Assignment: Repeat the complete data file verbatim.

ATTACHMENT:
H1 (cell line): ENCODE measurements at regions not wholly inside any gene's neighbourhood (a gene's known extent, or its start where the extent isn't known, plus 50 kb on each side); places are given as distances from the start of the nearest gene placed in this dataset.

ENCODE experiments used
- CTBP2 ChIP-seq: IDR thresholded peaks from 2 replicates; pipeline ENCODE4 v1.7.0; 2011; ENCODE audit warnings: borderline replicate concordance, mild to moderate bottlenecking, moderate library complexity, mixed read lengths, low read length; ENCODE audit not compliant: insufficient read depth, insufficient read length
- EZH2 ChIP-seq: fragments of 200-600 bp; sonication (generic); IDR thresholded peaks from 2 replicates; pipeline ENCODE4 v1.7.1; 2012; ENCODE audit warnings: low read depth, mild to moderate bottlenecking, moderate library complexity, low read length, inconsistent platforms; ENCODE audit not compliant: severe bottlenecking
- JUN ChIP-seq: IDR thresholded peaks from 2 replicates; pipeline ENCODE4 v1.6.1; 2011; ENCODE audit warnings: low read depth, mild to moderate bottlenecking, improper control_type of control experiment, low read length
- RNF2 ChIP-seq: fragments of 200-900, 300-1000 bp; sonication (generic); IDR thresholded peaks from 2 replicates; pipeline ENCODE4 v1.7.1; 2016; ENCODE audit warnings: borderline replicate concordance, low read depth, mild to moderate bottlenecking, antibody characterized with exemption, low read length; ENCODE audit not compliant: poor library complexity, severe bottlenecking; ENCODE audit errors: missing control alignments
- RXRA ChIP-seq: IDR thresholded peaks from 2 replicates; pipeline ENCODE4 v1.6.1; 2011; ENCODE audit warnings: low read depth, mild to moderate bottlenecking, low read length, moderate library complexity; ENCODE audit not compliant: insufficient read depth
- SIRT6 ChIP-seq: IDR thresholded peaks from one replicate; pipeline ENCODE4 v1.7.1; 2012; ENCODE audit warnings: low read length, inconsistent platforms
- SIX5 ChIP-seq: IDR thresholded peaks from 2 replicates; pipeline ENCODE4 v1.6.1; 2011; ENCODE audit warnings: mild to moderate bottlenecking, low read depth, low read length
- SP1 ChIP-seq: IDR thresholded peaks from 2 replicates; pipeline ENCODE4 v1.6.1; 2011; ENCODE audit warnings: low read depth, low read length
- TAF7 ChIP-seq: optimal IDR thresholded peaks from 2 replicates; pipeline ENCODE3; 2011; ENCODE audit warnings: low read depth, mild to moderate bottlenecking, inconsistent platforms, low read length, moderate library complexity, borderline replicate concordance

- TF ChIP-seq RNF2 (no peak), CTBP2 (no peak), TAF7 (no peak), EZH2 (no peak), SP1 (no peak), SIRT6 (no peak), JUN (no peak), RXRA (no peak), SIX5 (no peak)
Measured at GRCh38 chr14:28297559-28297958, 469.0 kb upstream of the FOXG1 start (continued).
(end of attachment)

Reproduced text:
H1 (cell line): ENCODE measurements at regions not wholly inside any gene's neighbourhood (a gene's known extent, or its start where the extent isn't known, plus 50 kb on each side); places are given as distances from the start of the nearest gene placed in this dataset.

ENCODE experiments used
- CTBP2 ChIP-seq: IDR thresholded peaks from 2 replicates; pipeline ENCODE4 v1.7.0; 2011; ENCODE audit warnings: borderline replicate concordance, mild to moderate bottlenecking, moderate library complexity, mixed read lengths, low read length; ENCODE audit not compliant: insufficient read depth, insufficient read length
- EZH2 ChIP-seq: fragments of 200-600 bp; sonication (generic); IDR thresholded peaks from 2 replicates; pipeline ENCODE4 v1.7.1; 2012; ENCODE audit warnings: low read depth, mild to moderate bottlenecking, moderate library complexity, low read length, inconsistent platforms; ENCODE audit not compliant: severe bottlenecking
- JUN ChIP-seq: IDR thresholded peaks from 2 replicates; pipeline ENCODE4 v1.6.1; 2011; ENCODE audit warnings: low read depth, mild to moderate bottlenecking, improper control_type of control experiment, low read length
- RNF2 ChIP-seq: fragments of 200-900, 300-1000 bp; sonication (generic); IDR thresholded peaks from 2 replicates; pipeline ENCODE4 v1.7.1; 2016; ENCODE audit warnings: borderline replicate concordance, low read depth, mild to moderate bottlenecking, antibody characterized with exemption, low read length; ENCODE audit not compliant: poor library complexity, severe bottlenecking; ENCODE audit errors: missing control alignments
- RXRA ChIP-seq: IDR thresholded peaks from 2 replicates; pipeline ENCODE4 v1.6.1; 2011; ENCODE audit warnings: low read depth, mild to moderate bottlenecking, low read length, moderate library complexity; ENCODE audit not compliant: insufficient read depth
- SIRT6 ChIP-seq: IDR thresholded peaks from one replicate; pipeline ENCODE4 v1.7.1; 2012; ENCODE audit warnings: low read length, inconsistent platforms
- SIX5 ChIP-seq: IDR thresholded peaks from 2 replicates; pipeline ENCODE4 v1.6.1; 2011; ENCODE audit warnings: mild to moderate bottlenecking, low read depth, low read length
- SP1 ChIP-seq: IDR thresholded peaks from 2 replicates; pipeline ENCODE4 v1.6.1; 2011; ENCODE audit warnings: low read depth, low read length
- TAF7 ChIP-seq: optimal IDR thresholded peaks from 2 replicates; pipeline ENCODE3; 2011; ENCODE audit warnings: low read depth, mild to moderate bottlenecking, inconsistent platforms, low read length, moderate library complexity, borderline replicate concordance

- TF ChIP-seq RNF2 (no peak), CTBP2 (no peak), TAF7 (no peak), EZH2 (no peak), SP1 (no peak), SIRT6 (no peak), JUN (no peak), RXRA (no peak), SIX5 (no peak)
Measured at GRCh38 chr14:28297559-28297958, 469.0 kb upstream of the FOXG1 start (continued).